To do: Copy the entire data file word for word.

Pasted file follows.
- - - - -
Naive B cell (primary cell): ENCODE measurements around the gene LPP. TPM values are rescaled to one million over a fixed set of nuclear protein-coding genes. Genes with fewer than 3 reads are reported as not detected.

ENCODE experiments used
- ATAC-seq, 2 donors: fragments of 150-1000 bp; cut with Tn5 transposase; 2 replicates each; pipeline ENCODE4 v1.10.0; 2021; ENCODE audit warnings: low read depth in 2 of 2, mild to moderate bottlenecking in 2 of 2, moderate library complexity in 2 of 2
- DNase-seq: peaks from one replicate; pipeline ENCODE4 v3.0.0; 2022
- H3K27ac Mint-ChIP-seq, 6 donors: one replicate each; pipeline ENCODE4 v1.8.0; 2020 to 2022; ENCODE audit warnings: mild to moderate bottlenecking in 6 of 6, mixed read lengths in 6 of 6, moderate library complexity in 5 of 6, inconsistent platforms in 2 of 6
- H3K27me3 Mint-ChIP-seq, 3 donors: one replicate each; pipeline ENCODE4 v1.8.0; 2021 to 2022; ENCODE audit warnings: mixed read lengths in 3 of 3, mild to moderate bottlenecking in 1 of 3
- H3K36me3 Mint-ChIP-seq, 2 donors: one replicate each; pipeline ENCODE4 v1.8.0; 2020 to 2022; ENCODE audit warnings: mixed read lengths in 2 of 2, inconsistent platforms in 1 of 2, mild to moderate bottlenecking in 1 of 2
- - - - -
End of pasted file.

Naive B cell (primary cell): ENCODE measurements around the gene LPP. TPM values are rescaled to one million over a fixed set of nuclear protein-coding genes. Genes with fewer than 3 reads are reported as not detected.

ENCODE experiments used
- ATAC-seq, 2 donors: fragments of 150-1000 bp; cut with Tn5 transposase; 2 replicates each; pipeline ENCODE4 v1.10.0; 2021; ENCODE audit warnings: low read depth in 2 of 2, mild to moderate bottlenecking in 2 of 2, moderate library complexity in 2 of 2
- DNase-seq: peaks from one replicate; pipeline ENCODE4 v3.0.0; 2022
- H3K27ac Mint-ChIP-seq, 6 donors: one replicate each; pipeline ENCODE4 v1.8.0; 2020 to 2022; ENCODE audit warnings: mild to moderate bottlenecking in 6 of 6, mixed read lengths in 6 of 6, moderate library complexity in 5 of 6, inconsistent platforms in 2 of 6
- H3K27me3 Mint-ChIP-seq, 3 donors: one replicate each; pipeline ENCODE4 v1.8.0; 2021 to 2022; ENCODE audit warnings: mixed read lengths in 3 of 3, mild to moderate bottlenecking in 1 of 3
- H3K36me3 Mint-ChIP-seq, 2 donors: one replicate each; pipeline ENCODE4 v1.8.0; 2020 to 2022; ENCODE audit warnings: mixed read lengths in 2 of 2, inconsistent platforms in 1 of 2, mild to moderate bottlenecking in 1 of 2